The group apparently emailed its allies claiming “Ms Bakovic submitted a complaint to the OIA with the assistance of members of UK Lawyers for Israel” and congratulating her for “standing up for her rights.”
They also seem to have published the full outcome on their Dropbox account, despite the fact the OIA does not publish its outcomes. They “would never identify the student,” a spokesperson confirmed to me. (Pratt is only identified as “Professor A” in the outcome document.)
The OIA spokesperson also said that this case was not entirely closed and that both parties now had the chance to respond with limited factual corrections.
When Bakovic initially went to the press, The Electronic Intifada quickly discovered that she worked for Media Central — a “free or low cost” fixer’s agency run by Israeli propaganda group Honest Reporting (she apparently still works for them). Honest Reporting’s managing editor is Simon Plosker, an Israeli army propaganda officer who works in their press office on reserve duty.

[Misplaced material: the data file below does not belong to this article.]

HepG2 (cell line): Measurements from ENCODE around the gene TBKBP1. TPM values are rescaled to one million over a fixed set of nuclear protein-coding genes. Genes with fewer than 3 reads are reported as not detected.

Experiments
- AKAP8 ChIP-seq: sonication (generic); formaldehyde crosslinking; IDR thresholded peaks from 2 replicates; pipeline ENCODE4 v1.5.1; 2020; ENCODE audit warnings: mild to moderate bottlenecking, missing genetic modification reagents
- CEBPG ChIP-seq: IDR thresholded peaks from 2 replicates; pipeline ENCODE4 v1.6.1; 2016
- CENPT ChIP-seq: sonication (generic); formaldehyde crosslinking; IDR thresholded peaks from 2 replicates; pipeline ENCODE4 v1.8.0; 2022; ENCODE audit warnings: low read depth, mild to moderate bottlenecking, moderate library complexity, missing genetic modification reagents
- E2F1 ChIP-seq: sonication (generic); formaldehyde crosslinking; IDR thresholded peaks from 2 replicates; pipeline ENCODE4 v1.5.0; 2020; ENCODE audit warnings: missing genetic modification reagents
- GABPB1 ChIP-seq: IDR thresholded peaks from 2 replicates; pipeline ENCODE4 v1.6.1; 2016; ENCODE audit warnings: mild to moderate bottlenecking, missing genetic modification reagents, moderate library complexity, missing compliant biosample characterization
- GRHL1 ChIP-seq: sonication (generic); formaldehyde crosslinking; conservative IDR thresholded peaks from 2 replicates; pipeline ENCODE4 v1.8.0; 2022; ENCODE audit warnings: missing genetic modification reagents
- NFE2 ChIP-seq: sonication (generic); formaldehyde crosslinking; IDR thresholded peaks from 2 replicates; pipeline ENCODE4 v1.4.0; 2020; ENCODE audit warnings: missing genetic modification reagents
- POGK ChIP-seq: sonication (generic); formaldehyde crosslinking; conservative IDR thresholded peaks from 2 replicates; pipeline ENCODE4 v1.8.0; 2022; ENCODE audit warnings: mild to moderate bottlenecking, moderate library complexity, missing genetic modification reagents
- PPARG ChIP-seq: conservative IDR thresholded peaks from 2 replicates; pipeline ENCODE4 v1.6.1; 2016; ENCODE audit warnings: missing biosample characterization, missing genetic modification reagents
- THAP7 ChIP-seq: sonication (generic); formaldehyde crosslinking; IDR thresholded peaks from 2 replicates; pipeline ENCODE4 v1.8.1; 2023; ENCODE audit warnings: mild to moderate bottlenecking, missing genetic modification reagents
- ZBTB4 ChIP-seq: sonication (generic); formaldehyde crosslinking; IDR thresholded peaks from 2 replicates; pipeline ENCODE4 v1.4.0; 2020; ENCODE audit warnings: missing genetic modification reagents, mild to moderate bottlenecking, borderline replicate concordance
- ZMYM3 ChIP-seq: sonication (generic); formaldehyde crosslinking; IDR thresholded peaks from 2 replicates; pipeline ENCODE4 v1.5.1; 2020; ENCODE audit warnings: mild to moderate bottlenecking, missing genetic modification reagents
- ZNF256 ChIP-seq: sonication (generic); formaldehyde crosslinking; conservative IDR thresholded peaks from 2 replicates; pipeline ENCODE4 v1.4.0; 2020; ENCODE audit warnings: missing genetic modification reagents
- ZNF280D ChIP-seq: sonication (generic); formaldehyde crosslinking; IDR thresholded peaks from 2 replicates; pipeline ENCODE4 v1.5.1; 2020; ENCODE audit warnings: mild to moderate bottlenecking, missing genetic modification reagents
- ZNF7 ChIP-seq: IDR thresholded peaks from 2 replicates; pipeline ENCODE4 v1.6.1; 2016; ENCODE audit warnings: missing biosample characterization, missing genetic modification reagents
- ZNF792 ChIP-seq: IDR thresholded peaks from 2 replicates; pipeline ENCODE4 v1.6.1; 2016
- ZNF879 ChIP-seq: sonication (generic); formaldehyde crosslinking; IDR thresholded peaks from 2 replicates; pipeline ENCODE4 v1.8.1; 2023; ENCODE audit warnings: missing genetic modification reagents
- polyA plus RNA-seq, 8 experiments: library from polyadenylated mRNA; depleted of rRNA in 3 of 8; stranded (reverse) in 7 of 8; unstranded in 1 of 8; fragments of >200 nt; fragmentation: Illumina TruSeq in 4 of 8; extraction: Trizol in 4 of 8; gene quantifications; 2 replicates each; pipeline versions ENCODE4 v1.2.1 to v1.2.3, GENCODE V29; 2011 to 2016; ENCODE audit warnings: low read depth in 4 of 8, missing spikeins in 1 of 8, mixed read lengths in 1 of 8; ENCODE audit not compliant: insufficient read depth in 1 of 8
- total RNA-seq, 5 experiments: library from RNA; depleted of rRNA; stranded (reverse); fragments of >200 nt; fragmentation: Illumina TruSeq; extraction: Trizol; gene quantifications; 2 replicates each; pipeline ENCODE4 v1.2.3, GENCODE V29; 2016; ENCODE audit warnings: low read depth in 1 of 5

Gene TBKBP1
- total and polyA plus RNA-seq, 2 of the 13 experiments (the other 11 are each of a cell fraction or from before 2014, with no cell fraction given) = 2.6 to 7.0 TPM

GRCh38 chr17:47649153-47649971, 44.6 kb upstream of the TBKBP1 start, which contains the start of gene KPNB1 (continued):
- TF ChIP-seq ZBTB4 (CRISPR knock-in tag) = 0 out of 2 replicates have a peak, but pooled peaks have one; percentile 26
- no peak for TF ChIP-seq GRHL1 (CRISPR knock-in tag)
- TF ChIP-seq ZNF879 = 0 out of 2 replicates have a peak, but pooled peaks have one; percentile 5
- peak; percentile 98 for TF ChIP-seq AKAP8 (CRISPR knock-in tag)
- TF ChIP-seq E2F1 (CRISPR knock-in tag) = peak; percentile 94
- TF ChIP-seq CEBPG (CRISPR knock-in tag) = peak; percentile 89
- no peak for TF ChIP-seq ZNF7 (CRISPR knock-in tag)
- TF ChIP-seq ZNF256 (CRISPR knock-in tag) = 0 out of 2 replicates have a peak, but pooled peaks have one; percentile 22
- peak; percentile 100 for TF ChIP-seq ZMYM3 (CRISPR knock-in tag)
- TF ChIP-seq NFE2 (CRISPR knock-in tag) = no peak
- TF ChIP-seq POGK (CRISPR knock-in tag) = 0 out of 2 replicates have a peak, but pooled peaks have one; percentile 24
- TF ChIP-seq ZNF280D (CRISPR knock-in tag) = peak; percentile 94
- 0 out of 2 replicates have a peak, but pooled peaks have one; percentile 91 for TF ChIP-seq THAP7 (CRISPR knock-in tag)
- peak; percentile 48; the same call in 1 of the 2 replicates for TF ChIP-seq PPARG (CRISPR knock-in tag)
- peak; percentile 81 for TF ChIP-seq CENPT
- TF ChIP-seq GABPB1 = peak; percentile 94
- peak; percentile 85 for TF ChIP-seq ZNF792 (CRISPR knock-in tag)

Honest Reporting responded to The Electronic Intifada’s expose of their employee by denying they had anything to do with her campaign against Pratt.
The Electronic Intifada wrote to Bakovic asking how involved UK Lawyers For Israel has been in the case, but received no reply.
Nicola Pratt declined to comment.
Sabotage and monitor
The decision surely marks another defeat for anti-Palestinian groups’ “lawfare” strategy, in which legal threats are made against Palestine solidarity activists.
Earlier this year, a pro-Israel teacher’s long legal campaign against the University and College Union was completely defeated. Ronnie Fraser’s claim was dismissed by a tribunal as “an impermissible attempt to achieve a political end by litigious means.”